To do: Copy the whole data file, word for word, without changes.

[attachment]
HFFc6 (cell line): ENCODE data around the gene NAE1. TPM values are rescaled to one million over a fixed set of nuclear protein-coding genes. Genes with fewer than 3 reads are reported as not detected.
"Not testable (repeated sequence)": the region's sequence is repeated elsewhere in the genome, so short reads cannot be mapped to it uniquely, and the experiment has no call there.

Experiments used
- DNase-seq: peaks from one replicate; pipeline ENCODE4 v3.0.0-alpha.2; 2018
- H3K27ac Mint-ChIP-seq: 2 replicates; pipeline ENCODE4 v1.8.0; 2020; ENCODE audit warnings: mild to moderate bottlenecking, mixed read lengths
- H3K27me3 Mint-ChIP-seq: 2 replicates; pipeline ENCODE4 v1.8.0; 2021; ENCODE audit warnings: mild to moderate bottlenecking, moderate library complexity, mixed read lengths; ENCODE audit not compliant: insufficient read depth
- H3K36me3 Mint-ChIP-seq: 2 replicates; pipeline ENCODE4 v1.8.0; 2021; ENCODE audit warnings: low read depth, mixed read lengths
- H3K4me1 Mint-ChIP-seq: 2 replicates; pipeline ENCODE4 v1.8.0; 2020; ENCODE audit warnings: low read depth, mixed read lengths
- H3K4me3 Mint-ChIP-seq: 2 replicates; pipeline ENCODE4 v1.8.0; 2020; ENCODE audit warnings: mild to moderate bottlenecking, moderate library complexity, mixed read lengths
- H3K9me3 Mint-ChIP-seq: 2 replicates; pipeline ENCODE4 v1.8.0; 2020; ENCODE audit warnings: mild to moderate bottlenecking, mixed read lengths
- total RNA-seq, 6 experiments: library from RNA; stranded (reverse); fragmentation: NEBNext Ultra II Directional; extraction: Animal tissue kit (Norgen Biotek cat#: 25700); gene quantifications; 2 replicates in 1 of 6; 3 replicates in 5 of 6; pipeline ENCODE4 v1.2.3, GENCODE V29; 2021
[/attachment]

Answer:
HFFc6 (cell line): ENCODE data around the gene NAE1. TPM values are rescaled to one million over a fixed set of nuclear protein-coding genes. Genes with fewer than 3 reads are reported as not detected.
"Not testable (repeated sequence)": the region's sequence is repeated elsewhere in the genome, so short reads cannot be mapped to it uniquely, and the experiment has no call there.

Experiments used
- DNase-seq: peaks from one replicate; pipeline ENCODE4 v3.0.0-alpha.2; 2018
- H3K27ac Mint-ChIP-seq: 2 replicates; pipeline ENCODE4 v1.8.0; 2020; ENCODE audit warnings: mild to moderate bottlenecking, mixed read lengths
- H3K27me3 Mint-ChIP-seq: 2 replicates; pipeline ENCODE4 v1.8.0; 2021; ENCODE audit warnings: mild to moderate bottlenecking, moderate library complexity, mixed read lengths; ENCODE audit not compliant: insufficient read depth
- H3K36me3 Mint-ChIP-seq: 2 replicates; pipeline ENCODE4 v1.8.0; 2021; ENCODE audit warnings: low read depth, mixed read lengths
- H3K4me1 Mint-ChIP-seq: 2 replicates; pipeline ENCODE4 v1.8.0; 2020; ENCODE audit warnings: low read depth, mixed read lengths
- H3K4me3 Mint-ChIP-seq: 2 replicates; pipeline ENCODE4 v1.8.0; 2020; ENCODE audit warnings: mild to moderate bottlenecking, moderate library complexity, mixed read lengths
- H3K9me3 Mint-ChIP-seq: 2 replicates; pipeline ENCODE4 v1.8.0; 2020; ENCODE audit warnings: mild to moderate bottlenecking, mixed read lengths
- total RNA-seq, 6 experiments: library from RNA; stranded (reverse); fragmentation: NEBNext Ultra II Directional; extraction: Animal tissue kit (Norgen Biotek cat#: 25700); gene quantifications; 2 replicates in 1 of 6; 3 replicates in 5 of 6; pipeline ENCODE4 v1.2.3, GENCODE V29; 2021